Director Hou Hsiao-hsien flips that setup in ‘The Assassin,’ and not just because the film is about a reluctant female killer in 9th-century China. I almost felt bad for Bradley Cooper.” “Every thoughtful story beat and every well-observed character moment happens with such predictability and slick professionalism that the whole project seems smothered in bland sweetness.

The cast includes Billy Bob Thornton, Anthony Mackie, Joaquim de Almeida, Ann Dowd and Scoot McNairy. “Scouts Guide” and the studio’s “Paranormal Activity: The Ghost Dimension” are part of an experiment that allows Paramount to debut films digitally 17 days after they leave most theaters in return for giving exhibitors like AMC a cut of the home entertainment revenue. This mesmerizingly beautiful drama ponders themes of duty, patience, isolation and compassion.” – Mark Jenkins ★½ “Nasty Baby” (R) “‘Nasty Baby,’ the latest film by Chilean writer-director Sebastián Silva, is provocative to the point of unpleasantness. In a bid for redemption, Jones tries to keep his emotions in check and repair his interpersonal relationships. “Burnt” is currently at 24 percent on Rotten Tomatoes’ Tomatometer; check out some of the reviews here: Rotten: “Screenwriters Steven Knight and Michael Kalesniko pack as much stuffing as possible into this rubbery squid of a film — and then jam in yet more, and the movie gets duller and less focused as it wears on.” — Stephanie Zacharek, Village Voice Rotten: “With such a strong cast, the film has the right ingredients but it doesn’t quite make a perfect meal.” — Jody Mitori, St. Though the cast is full of recognizable character actors and the Bohemian urban setting is instantly familiar from a host of similar films, ‘Nasty Baby’ is an awkward and grim affair.” – Alan Zilberman ★★ “I Smile Back” (R) “Viewers who witnessed her (Sarah Silverman’s) supporting performance in the 2012 drama ‘Take This Waltz’ won’t be surprised that she has the chops to sustain a lead performance.

The failure of the three new offerings to rally sizeable business means that holdovers The Martian and Goosebumps will continue to top the box-office chart. Still, this feels like a breakout for an actress poised to join Kristen Wiig as another famous funny lady capable of plumbing astonishing depths of vulnerability and inner sadness.

If ‘I Smile Back’ accomplishes anything, it proves that Silverman is no joke.” – Ann Hornaday ★★★ “The Cut” (Unrated) “In an epic that stretches from eastern Turkey in 1915 to North Dakota eight yars later, ‘The Cut’ presents a haunting portrait of what has come to be known as the Armenian genocide and its aftermath. Written and directed by Turkish-German filmmaker Fatih Akin — best known for his fervid 2004 romantic drama ‘Head-On’ — it’s the first film by a director of Turkish heritage to candidly take on this historical tragedy.” – Vanessa H. I actively loathed this asshat for most of the movie, which made his comeuppance (a truly inspired one) more delicious….” “The movie has a problematic penchant for extremes, first asking us to appreciate its subject’s off-putting artistic perfectionism, then to root for his clichéd redemption. It’s a variation on Chef, but also on the twisted spirit of Whiplash, in a way, only with haute cuisine, mainstream gloss, and a conveniently tidy wrap-up.” “Unfortunately, Burnt never rises to the level of its characters’ ambition, and with the exception of one smart, unpredictable twist, the story increasingly bogs down in perfunctory subplots… The script treats even the more essential characters not as individuals so much as, well, ingredients — perhaps none more insultingly than Bruhl’s Tony, whose longtime unrequited crush on Adam is resolved with a cheap punchline.” “The film doesn’t lack for conflict; Adam has drug dealers on his tail, and an ex-lover (Alicia Vikander) who pops in from Paris. Rob) Schenck, a longtime anti-abortion activist and founder of the Washington religious outreach group Faith and Action, had a epiphany after the 2013 Navy Yard shootings: It was no longer possible — for him, at any rate — to reconcile his beliefs with pro-gun politics.” – Michael O’Sullivan ★★★½ “Difret” (Unrated) “The film’s prominence is due in no small part to Angelina Jolie, who served as executive producer.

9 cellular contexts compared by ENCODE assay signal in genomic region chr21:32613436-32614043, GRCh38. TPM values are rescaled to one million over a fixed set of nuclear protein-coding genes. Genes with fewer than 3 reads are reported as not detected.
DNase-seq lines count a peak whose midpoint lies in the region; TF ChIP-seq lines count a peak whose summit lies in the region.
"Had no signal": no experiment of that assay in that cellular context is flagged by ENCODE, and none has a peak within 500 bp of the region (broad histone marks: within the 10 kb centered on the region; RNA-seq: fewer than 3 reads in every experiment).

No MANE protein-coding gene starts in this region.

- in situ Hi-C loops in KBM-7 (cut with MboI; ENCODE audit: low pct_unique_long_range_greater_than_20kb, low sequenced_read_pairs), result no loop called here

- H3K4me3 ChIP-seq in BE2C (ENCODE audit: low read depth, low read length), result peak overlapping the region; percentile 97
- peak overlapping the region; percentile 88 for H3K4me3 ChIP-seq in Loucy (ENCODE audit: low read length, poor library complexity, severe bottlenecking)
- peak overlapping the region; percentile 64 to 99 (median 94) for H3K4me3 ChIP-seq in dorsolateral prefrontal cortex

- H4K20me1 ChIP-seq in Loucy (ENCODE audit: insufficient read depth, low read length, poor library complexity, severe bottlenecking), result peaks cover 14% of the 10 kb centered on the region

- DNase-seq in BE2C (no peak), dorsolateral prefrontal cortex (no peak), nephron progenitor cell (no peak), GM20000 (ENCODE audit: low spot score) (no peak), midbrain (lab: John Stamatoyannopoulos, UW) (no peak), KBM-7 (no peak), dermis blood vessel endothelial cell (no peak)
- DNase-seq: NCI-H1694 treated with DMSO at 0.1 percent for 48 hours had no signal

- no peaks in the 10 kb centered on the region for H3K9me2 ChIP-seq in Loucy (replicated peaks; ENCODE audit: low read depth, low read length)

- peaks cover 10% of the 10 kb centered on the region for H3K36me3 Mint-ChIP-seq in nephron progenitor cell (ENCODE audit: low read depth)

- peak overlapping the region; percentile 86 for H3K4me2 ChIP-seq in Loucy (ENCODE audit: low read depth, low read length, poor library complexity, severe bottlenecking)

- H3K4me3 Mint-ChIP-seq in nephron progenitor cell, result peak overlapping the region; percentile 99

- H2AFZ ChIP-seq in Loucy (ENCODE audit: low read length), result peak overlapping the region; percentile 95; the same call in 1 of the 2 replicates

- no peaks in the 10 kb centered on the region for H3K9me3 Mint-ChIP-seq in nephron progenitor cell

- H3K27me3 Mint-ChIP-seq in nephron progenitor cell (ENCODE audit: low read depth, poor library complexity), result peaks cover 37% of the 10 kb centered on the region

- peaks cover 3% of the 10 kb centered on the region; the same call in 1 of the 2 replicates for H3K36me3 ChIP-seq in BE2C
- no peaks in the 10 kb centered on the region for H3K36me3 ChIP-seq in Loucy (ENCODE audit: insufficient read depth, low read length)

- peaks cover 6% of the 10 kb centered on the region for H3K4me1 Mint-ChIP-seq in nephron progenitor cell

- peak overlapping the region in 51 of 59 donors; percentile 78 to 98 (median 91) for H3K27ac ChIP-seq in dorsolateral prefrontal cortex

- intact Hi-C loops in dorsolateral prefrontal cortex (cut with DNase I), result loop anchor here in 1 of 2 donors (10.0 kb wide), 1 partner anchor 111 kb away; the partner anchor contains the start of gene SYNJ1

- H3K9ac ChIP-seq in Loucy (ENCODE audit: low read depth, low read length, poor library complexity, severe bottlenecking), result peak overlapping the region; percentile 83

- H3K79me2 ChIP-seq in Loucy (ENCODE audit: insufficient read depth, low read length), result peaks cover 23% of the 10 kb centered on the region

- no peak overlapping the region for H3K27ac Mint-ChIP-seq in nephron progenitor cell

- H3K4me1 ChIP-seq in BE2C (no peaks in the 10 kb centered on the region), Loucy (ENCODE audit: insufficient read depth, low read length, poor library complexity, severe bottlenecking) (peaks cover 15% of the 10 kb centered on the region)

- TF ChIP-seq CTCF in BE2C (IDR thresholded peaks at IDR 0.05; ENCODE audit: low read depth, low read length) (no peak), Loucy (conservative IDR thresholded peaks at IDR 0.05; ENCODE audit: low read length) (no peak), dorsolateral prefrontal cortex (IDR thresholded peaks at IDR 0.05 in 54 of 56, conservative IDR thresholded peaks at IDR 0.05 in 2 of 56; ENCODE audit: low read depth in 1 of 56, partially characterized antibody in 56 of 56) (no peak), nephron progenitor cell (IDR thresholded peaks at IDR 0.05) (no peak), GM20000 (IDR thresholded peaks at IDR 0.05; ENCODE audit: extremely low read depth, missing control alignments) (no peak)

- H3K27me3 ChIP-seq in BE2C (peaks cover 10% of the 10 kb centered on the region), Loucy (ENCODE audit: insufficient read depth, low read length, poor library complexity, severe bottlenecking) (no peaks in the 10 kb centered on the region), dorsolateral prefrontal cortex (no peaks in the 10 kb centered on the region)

Guilty as charged.)” “Miller stands out — though there’s something dispiriting about the way she simply melts into our hero’s arms like butter in a sizzling pan. These two actors do their best to generate legitimate romantic chemistry with underwhelming material, but Burnt gives them little to chew on aside from the usual scraps of undercooked material (and plenty of excuses for bad puns).”